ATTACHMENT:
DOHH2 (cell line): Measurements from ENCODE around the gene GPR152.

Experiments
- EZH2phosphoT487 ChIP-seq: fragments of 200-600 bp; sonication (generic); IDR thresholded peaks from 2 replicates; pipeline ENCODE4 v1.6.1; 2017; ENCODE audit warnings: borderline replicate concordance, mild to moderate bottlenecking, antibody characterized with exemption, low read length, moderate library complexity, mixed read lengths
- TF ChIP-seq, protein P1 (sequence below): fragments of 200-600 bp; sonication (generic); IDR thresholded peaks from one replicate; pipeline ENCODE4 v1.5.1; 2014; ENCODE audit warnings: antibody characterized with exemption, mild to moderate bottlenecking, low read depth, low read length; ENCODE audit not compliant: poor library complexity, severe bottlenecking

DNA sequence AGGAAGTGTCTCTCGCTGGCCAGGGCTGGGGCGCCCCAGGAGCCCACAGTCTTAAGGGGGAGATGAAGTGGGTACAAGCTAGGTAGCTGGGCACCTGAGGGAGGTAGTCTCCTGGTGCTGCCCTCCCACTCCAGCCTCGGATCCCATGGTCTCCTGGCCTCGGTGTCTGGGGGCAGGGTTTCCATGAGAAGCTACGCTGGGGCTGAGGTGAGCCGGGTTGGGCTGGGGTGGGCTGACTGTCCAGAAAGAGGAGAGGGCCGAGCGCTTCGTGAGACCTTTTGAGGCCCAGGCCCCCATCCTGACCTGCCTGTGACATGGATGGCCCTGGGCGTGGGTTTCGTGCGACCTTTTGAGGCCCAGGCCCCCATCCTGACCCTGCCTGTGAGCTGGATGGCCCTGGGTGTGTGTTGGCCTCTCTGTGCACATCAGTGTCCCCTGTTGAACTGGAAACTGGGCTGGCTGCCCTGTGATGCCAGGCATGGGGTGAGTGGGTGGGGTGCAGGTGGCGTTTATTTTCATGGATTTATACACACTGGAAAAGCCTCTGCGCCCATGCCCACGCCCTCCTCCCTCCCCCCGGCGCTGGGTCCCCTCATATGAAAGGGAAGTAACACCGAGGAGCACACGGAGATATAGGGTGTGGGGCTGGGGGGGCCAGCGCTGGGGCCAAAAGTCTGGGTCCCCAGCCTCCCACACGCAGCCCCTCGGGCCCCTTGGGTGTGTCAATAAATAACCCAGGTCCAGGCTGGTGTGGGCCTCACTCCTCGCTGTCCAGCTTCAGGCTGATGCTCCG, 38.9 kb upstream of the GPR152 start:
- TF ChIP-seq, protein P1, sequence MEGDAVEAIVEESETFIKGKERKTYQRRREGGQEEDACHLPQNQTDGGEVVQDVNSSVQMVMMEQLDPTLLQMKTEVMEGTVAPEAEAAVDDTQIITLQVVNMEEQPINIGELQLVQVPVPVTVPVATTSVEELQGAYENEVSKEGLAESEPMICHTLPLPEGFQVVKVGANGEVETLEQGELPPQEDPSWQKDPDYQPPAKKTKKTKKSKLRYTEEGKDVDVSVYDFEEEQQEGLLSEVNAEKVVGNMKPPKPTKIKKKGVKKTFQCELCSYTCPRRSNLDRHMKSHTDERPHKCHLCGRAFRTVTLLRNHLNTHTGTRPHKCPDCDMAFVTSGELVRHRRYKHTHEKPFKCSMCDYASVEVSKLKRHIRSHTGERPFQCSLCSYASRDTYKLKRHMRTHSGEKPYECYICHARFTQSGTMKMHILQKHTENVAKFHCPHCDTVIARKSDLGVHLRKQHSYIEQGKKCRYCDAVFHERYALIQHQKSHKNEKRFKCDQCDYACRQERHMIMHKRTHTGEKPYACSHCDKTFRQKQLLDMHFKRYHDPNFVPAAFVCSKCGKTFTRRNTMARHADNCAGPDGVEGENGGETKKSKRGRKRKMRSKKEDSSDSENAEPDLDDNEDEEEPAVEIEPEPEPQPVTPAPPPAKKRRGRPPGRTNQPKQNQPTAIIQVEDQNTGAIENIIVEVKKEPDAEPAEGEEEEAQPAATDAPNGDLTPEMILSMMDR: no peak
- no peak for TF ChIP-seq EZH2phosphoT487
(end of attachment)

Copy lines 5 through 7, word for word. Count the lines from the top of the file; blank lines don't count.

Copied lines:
DNA sequence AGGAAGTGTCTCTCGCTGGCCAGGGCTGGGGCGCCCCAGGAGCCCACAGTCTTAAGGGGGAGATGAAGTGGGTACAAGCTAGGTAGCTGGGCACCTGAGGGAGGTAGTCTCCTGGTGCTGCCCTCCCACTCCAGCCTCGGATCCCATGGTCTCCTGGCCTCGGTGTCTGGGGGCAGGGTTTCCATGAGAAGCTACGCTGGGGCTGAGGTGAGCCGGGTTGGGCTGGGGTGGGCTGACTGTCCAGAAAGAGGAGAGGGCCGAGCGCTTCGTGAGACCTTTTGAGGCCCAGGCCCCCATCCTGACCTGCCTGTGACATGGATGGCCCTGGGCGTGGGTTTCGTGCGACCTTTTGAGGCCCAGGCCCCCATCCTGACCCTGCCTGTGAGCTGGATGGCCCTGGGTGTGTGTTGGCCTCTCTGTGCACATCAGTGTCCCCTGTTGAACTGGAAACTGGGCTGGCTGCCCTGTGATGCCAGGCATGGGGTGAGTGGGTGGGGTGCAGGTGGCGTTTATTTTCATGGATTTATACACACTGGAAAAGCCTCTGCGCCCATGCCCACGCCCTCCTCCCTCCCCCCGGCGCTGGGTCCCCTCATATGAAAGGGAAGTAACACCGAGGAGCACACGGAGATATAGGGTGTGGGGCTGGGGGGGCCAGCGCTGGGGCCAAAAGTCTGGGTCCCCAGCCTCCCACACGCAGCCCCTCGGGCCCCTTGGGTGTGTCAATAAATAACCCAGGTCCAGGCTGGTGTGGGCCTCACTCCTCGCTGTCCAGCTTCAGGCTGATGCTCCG, 38.9 kb upstream of the GPR152 start:
- TF ChIP-seq, protein P1, sequence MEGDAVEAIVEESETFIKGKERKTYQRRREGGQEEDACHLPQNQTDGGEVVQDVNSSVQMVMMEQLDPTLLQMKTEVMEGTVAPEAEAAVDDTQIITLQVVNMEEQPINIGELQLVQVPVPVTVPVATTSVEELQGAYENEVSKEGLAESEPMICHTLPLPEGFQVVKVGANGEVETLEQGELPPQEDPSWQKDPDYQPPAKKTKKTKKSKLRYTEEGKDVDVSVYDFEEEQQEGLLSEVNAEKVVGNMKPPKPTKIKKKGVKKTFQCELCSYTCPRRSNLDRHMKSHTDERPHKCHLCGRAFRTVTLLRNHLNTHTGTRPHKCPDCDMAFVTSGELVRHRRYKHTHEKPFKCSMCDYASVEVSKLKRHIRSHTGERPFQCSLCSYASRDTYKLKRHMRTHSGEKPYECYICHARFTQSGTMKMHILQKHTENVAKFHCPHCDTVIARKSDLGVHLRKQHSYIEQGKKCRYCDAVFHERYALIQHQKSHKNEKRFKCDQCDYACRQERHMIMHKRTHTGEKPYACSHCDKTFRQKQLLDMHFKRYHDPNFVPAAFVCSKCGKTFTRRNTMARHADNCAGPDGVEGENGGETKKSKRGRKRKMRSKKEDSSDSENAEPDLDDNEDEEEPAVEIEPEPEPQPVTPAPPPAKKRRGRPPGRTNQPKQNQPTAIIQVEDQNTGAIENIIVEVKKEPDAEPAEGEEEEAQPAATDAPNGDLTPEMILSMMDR: no peak
- no peak for TF ChIP-seq EZH2phosphoT487